I got an education with range finders????????

Discussion in 'Long Range Scopes and Other Optics' started by joseph, Nov 15, 2009.

  1. joseph

    joseph Well-Known Member

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    Finally got to a place that had many different laser range finders. I and the owner of the store compared them outside the store not inside looking through the windows.

    Leopold, Nikon, Leica, Swor, Bushnell=no battery and Zeiss.

    We ranged many different things from signs to trees to buildings from 100 yards out to close to 600 yards???????????????????

    They were all over the place. They were 50 yards or more different!!!! Except the Leica 1200 and the Nikon 1200 were consistently only 5 yards different at all ranges. I still do not know how close to being accurate these two are.

    I would have liked to compare the Bushnell 1500 pin seeker, but no battery.

    Now I would like to know how to buy one and know that it is accurate???

    I am very discouraged.

    joseph

    PS: I am tempted to get the Nikon Monark 1200 because it was very close to the Leica, but 100$ cheeper.
     
    Last edited: Nov 15, 2009
  2. royinidaho

    royinidaho Writers Guild

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    Before you get too discouraged and or go for more inexpensive check out the size of the beam on each. It makes a big difference.

    My Leicl 1200 LRF is spot on calibrated with tape measurement (lots of work for down range setup) The beam size is quite definite and rectangular. From a bipod to remove jitters I can select a smaller than deer size object from other adjacent objects at 800 yds.

    Also multiply the advertised range by around 0.8 to get a consistent range capability without a rest. With a rest multiply by a bit higher number.
     

  3. J E Custom

    J E Custom Well-Known Member

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    +1

    I check mine @ the range because I want the Range finder to match the distances at the
    range because that's where all the data is Obtained.

    J E CUSTOM
     
  4. joseph

    joseph Well-Known Member

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    How do I know what size of beam is a good one? Where do I get this info from? Does the manual tell you?

    joseph
     
  5. Russ Hatch

    Russ Hatch Well-Known Member

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  6. joseph

    joseph Well-Known Member

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    Thanks Russ. Very informative reading.

    joseph
     
  7. joseph

    joseph Well-Known Member

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    What do you do if you shell out a lot of money for lets say a 600$ Leica 1200 and it doesn't match the known ranges at our club which goes from 100 yards to 600 yards?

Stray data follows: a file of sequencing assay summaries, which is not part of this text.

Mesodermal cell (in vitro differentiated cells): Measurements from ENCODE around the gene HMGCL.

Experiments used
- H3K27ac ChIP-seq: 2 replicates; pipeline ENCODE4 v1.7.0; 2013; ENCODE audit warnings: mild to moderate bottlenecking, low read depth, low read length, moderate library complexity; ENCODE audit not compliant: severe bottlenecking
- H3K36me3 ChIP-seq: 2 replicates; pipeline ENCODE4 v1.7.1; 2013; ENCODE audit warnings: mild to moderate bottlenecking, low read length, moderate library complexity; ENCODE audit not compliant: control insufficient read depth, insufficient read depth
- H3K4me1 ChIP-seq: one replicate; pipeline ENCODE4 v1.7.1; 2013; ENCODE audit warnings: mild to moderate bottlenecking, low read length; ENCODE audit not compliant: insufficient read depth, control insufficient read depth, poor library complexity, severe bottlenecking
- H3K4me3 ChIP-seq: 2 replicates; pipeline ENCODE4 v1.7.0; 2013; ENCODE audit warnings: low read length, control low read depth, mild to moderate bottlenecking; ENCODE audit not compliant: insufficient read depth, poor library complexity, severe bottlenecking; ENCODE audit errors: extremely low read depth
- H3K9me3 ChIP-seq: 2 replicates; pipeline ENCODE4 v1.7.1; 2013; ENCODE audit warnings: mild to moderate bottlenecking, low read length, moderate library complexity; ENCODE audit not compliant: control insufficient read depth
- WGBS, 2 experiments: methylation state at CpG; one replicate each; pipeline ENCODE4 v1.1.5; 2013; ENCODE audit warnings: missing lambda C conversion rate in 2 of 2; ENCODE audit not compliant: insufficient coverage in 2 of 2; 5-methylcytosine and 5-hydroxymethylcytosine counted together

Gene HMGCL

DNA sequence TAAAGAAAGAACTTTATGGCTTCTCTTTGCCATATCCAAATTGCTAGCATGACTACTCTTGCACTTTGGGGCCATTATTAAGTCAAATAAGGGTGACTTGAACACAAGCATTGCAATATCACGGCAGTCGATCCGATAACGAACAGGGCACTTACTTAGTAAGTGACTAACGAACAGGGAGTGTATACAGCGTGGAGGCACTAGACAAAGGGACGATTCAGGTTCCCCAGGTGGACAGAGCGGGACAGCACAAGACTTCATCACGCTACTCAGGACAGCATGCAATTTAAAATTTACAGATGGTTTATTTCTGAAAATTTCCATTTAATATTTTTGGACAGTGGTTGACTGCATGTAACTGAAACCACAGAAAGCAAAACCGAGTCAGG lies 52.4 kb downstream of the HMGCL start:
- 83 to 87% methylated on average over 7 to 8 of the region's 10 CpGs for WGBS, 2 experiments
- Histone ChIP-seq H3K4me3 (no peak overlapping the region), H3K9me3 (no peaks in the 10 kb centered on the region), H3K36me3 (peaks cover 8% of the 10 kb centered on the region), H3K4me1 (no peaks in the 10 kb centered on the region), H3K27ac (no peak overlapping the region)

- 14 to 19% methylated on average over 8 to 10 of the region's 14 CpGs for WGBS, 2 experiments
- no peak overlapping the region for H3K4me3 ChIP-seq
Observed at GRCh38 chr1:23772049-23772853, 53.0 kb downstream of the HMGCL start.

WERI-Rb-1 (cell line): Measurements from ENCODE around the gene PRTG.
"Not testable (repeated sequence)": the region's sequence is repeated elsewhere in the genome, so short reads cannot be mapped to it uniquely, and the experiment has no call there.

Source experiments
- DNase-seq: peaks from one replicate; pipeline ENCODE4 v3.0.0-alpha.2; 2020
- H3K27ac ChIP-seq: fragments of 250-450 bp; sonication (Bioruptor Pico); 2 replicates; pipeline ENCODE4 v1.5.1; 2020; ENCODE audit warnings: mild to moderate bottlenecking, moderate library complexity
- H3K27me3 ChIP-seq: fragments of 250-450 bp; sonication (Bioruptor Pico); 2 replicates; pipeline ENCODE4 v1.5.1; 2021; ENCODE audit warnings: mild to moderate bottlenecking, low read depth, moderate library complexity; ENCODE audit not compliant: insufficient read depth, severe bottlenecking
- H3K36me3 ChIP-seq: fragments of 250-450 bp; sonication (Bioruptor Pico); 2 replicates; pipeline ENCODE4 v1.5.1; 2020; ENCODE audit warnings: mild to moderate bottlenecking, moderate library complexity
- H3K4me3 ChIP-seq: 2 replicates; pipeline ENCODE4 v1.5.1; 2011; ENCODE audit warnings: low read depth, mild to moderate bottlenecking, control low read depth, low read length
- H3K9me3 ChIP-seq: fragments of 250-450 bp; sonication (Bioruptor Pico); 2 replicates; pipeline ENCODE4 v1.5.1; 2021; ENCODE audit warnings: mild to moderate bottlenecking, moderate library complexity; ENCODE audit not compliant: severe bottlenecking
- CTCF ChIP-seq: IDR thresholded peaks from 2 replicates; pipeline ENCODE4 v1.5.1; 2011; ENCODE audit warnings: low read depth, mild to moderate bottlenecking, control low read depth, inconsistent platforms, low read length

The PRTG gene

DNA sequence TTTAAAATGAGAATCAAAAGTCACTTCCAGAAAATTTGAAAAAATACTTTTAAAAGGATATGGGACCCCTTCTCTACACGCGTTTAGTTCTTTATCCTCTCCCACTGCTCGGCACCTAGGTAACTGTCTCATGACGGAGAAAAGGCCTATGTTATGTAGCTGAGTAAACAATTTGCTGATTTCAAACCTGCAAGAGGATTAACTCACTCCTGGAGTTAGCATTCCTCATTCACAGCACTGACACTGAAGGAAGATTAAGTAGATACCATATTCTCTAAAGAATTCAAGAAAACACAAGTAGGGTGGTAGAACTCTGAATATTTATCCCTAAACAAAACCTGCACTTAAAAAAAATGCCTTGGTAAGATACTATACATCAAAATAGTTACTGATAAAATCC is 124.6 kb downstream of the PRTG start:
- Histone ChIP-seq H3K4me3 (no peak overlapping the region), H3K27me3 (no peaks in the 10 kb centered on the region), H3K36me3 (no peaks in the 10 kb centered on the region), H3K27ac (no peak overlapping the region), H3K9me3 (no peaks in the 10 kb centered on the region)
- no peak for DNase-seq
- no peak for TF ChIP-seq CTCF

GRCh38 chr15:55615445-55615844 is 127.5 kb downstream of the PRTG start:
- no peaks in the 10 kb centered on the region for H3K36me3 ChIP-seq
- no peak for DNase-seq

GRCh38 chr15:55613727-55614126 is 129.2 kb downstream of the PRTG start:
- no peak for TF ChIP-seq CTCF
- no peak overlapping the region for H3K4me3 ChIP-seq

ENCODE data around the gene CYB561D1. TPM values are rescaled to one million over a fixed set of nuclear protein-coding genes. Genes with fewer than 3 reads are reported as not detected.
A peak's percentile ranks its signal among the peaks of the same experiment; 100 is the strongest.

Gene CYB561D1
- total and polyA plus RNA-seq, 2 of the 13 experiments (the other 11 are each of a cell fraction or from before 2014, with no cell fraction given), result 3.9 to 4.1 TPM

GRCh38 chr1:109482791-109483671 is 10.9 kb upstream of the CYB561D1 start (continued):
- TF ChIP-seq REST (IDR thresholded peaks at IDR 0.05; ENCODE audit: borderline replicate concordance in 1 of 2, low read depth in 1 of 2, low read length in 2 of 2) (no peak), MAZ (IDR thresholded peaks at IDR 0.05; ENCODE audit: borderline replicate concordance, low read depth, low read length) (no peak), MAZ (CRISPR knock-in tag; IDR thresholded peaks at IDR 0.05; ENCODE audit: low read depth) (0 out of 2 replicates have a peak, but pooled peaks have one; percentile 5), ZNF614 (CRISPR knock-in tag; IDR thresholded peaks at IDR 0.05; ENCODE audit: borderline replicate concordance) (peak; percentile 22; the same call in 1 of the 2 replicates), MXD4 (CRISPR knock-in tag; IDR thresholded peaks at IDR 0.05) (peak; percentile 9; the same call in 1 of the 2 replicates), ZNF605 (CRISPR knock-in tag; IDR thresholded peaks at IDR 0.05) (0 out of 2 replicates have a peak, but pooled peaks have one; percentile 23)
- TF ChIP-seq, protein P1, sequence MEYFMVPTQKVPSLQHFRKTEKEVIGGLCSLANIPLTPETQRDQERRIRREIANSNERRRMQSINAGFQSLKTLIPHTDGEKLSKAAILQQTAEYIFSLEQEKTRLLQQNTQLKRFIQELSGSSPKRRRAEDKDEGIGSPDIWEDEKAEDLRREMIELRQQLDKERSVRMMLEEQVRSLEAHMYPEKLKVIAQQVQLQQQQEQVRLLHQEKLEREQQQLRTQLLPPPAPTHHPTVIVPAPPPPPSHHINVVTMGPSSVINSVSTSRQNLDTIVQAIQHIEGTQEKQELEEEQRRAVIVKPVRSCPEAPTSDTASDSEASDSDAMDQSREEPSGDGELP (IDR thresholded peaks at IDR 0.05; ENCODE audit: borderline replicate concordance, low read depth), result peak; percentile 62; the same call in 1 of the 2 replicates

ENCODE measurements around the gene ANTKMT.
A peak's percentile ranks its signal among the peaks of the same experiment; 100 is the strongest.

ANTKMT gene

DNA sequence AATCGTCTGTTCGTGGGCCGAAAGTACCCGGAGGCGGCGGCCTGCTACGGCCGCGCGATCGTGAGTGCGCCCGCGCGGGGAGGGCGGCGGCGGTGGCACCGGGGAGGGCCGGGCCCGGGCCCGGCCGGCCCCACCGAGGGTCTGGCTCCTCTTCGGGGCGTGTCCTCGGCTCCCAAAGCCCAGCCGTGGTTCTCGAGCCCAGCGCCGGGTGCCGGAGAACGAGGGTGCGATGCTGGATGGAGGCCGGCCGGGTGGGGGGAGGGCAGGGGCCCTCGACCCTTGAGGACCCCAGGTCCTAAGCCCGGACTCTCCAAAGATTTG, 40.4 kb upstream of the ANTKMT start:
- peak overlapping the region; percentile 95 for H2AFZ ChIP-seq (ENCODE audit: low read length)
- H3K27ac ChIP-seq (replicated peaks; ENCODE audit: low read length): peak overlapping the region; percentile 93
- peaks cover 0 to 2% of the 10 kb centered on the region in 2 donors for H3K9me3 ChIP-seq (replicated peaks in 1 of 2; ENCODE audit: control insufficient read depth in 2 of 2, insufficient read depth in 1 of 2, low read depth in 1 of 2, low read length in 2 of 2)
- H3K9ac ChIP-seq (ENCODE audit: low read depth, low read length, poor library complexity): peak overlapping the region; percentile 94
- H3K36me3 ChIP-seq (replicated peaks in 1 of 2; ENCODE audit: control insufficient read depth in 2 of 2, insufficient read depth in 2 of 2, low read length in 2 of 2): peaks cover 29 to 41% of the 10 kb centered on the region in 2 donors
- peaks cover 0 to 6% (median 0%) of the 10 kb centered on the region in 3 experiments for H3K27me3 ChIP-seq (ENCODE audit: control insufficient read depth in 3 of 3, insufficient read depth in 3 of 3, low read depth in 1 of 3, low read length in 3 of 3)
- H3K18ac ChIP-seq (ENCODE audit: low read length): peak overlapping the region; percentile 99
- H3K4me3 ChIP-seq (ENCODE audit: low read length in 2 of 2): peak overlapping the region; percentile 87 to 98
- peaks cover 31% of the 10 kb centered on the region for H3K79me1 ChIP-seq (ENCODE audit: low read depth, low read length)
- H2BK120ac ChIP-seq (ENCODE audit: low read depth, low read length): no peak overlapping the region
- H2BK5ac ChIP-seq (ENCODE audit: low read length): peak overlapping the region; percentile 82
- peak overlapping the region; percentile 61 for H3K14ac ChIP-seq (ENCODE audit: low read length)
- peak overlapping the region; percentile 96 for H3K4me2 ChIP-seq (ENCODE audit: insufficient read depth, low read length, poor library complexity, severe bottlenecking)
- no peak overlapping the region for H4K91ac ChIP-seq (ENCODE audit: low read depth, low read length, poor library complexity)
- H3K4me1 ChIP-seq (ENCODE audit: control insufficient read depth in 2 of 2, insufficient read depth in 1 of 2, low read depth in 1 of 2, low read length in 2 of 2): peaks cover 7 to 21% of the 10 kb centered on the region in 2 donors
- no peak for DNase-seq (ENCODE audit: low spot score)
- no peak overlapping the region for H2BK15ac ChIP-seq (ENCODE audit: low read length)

Will stores take them back and give you your money back if they do not carry one you want?

    Out of all the ones I tested I almost bought the Leica which is a couple of 100 above my budget. It was the only one that doesn't have a screw hole for a tripod. WHY?????

    joseph
     
  8. Chas1

    Chas1 Well-Known Member

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    I know little to nothing about rangefinders but, will soon be starting my quest to be better informed. With that in mind it sounds like the more steady the rangefinder is kept the more consistency in it's ability to read ranges at greater distances...am I on the right track? If not could you elaborate. Thanks.
     
  9. MontanaRifleman

    MontanaRifleman Well-Known Member

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    I can pretty much guarantee you that if your 600 yd range backboard reads 610 by the Leica, then it's 610 yds give or take a couple of feet. If ypu really want to measure the accuracy, get a 100' steel tape and measure the distances of your range backboards. My CRF is spot on and it consistantly gives me the same reading on targets on different days.

    Cheers,

    Mark
     
  10. Yippeekiay

    Yippeekiay Well-Known Member

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    I'll confess to a rather simple mistake that almost resulted in returning my Bushnell Elite.... While checking it out against my brothers older yardage pro (400yrs max) I kept getting bad readings. His would read 300yrds, mine 270... His 400 yrds, mine 360. WTF!?! Long story somewhat short. Make sure it's reading in yards or meters (depending on you're preference). Not all have the capability to read both but some do. Converting yrds/mtrs results in appoximately 10% difference.